Ludlow: Library Leaps to Encourage Literacy]

A snaggle-toothed little boy, with the help of an older woman, slowly and carefully reads, “The sun did not shine. It was too wet to play. So we sat in the house all that cold, cold, wet day.” A few lines from the world’s favorite doctor, Dr. Seuss’s “The Cat in the Hat.” Across the room sitting at a little red round table, no more than three feet off the ground, sits a bright-eyed little girl reading what looks like a comic book. It’s Japanese anime, with way more words than anything ever published by Marvel.

“I have learned a lot of new things like art and computers,” says 12-year-old Stavonne Jackson, a sixth grader at Young Scholars Charter School. Jackson visits the Ramonita De Rodriguez Branch Library every day throughout the school year to meet up and with her friends who attend different schools during the day, but participate in the library’s academic enrichment program, or LEAP. Jackson, an honors student, says she is grateful for the program because she is able to finish her homework at school before she leaves for the day so that she has more free time to spend with her friends drawing, modeling, acting or reading.

LEAP is an after school program designed to provide activities outside of the school. The program encourages reading, exposes students to traditions of other cultures and cultivates art skills. Tutor Jenna Wilchinsky says, “If the schools don’t have arts and/or technology programs–a lot of schools don’t have funding for that–we try to do that here, as well as help with homework.”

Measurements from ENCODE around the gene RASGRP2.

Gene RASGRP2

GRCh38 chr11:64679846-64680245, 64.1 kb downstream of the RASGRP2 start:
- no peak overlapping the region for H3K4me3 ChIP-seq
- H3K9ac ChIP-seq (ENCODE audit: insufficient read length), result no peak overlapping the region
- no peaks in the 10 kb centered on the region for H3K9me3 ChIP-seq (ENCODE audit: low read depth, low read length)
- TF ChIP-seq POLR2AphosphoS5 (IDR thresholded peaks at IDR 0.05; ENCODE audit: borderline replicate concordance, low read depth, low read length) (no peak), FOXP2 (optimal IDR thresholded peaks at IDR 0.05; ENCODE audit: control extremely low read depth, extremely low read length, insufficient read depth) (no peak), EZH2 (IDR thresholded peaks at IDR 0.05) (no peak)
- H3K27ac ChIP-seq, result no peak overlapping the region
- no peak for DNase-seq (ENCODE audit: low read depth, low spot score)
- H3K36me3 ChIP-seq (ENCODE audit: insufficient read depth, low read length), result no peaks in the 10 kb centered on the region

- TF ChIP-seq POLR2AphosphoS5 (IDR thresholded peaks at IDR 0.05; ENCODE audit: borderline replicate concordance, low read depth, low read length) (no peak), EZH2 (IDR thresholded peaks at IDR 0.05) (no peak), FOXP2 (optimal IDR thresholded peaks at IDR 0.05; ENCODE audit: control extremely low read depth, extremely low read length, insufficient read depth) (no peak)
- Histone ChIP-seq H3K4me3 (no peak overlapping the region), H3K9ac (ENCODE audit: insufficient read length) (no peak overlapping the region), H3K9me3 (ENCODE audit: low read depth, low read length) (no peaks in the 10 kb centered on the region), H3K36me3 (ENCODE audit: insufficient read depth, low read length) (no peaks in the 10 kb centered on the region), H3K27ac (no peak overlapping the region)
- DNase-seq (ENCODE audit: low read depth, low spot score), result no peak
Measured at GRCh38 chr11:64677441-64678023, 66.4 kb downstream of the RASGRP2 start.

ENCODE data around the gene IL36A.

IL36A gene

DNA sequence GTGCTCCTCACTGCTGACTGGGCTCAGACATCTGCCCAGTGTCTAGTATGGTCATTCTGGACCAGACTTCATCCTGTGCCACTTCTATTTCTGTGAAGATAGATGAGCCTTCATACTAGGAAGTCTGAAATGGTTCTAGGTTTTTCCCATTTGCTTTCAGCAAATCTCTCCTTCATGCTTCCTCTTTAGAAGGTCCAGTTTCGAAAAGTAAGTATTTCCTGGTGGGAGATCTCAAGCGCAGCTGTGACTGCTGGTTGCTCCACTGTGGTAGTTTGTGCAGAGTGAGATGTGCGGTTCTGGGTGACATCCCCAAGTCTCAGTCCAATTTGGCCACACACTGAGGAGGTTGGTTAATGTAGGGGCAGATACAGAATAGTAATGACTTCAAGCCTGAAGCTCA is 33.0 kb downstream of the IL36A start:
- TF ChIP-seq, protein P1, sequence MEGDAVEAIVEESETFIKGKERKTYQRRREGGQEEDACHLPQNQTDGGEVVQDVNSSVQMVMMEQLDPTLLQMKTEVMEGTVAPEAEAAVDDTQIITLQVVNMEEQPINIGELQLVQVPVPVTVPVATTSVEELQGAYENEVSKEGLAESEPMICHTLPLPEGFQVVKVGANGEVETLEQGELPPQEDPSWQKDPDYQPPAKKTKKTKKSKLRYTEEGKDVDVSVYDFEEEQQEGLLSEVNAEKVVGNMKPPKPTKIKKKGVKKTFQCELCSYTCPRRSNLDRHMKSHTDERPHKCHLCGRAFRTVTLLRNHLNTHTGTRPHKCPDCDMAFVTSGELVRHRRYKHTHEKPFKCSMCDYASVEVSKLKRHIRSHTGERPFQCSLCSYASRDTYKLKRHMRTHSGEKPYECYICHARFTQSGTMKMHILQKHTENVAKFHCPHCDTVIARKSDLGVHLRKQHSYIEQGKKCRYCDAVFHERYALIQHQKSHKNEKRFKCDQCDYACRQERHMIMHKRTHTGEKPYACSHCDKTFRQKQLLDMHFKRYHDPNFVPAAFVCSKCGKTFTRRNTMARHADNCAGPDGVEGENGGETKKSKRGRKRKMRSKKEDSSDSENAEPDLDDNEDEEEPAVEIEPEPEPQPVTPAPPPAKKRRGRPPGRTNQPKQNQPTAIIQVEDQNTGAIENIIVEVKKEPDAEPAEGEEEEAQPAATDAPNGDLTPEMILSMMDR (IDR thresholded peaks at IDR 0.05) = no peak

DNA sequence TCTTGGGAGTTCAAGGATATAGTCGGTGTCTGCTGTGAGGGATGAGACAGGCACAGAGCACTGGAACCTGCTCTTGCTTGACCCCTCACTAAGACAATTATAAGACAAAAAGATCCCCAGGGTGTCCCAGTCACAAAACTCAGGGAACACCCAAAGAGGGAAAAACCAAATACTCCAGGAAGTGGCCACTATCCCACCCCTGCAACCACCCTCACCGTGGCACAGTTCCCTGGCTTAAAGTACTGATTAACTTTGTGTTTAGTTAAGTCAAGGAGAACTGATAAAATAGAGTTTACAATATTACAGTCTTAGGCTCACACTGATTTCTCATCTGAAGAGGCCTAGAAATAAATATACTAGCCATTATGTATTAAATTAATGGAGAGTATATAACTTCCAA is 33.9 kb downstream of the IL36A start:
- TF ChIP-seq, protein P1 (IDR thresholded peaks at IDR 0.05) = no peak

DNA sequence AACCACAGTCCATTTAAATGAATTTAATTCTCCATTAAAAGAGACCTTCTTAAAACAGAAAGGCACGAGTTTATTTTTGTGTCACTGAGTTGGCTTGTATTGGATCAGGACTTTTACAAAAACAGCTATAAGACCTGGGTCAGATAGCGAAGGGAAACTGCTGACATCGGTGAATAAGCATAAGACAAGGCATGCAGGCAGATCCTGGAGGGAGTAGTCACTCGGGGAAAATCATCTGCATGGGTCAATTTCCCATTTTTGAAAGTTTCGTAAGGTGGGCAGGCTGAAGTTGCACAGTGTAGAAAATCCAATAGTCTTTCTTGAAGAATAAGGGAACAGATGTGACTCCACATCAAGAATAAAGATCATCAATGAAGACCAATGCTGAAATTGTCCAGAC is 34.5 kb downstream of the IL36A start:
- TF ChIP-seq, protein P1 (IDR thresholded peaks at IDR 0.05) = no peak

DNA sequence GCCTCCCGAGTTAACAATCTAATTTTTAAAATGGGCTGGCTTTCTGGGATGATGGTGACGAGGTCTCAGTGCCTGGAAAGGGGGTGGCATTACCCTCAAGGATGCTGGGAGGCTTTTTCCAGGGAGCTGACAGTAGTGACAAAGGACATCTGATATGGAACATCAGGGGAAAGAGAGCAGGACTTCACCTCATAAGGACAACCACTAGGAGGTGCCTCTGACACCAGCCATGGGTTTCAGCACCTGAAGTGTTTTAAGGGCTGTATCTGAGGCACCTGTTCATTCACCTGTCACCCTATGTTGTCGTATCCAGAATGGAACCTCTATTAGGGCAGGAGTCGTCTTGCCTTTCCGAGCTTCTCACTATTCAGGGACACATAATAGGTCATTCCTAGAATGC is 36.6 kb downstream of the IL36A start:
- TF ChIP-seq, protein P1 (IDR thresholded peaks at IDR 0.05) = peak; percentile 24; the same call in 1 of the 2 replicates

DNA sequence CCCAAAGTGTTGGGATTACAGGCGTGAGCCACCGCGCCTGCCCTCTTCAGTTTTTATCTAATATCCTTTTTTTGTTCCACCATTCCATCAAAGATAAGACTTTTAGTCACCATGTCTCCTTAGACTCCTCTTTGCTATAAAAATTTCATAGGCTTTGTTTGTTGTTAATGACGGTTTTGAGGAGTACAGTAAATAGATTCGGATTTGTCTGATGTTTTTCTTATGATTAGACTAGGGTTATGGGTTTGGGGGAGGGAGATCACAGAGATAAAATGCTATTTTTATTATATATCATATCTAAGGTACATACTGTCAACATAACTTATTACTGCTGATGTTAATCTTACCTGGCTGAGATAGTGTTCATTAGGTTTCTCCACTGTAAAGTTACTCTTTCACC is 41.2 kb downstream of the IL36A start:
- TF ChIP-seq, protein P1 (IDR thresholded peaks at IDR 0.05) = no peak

The LEAP program serves at least 15 to 20 kindergarten through 12th-grade students Monday through Friday. Wilchinsky believes this program is fulfilling because she feels more connected to the community she lives in, but she fears the city government may not recognize the impact libraries have on communities, especially the importance the Rodriguez Branch has to Ludlow residents.

Stephen Toriani, a resident of the Ludlow community for over 40 years, says he enjoys coming to the library for Wednesday chess night. He enjoys seeing all different ages enjoying the library in many different ways, “Sometimes I think City Hall pays more attention to their pocketbooks than to what the people actually need.” Toriani has seen several libraries close in the last three years, and as a result noticed more people from surrounding neighborhoods, like Northern Liberties, Kensington South, Olde Kensington, and East and West Poplar areas stopping in to access the Internet to find jobs and type resumes.

Rodriguez branch manager Eric Eskin says despite his particular branch not being at risk of being closed, he has felt the crunch as there are less materials and staff cuts. His salary of $58,000 a year is nice, but he would the city to be able to provide more resources for the faithful patrons of the Ludlow community.

Wilchinsky would love for her position to be full time, but she has to work a second part-time job just to pay her bills because of the branch’s lack of funding. As a part of the LEAP program witnesses the power of Rodriguez Branch every day. “If libraries close, it would be a big loss, especially in education,” she says.

Originally named the Girard Avenue Branch, the City Council renamed the library in 1977. The Ramonita de Rodriguez Branch library is named in honor of a Puerto Rican educator and community leader. She served as a supervisor in the bilingual program of the Philadelphia School District.  Located at 600 W. Girard Ave., the library has been in the Ludlow neighborhood since 1968.

In addition to the LEAP after-school program, the Rodriguez branch has preschool story time every Friday to promote literacy early, Generations Online is intended to instruct senior citizens on basic computer skills and to encourage volunteer opportunities to high school students to tutor younger kids.

[local /files/2010/05/]

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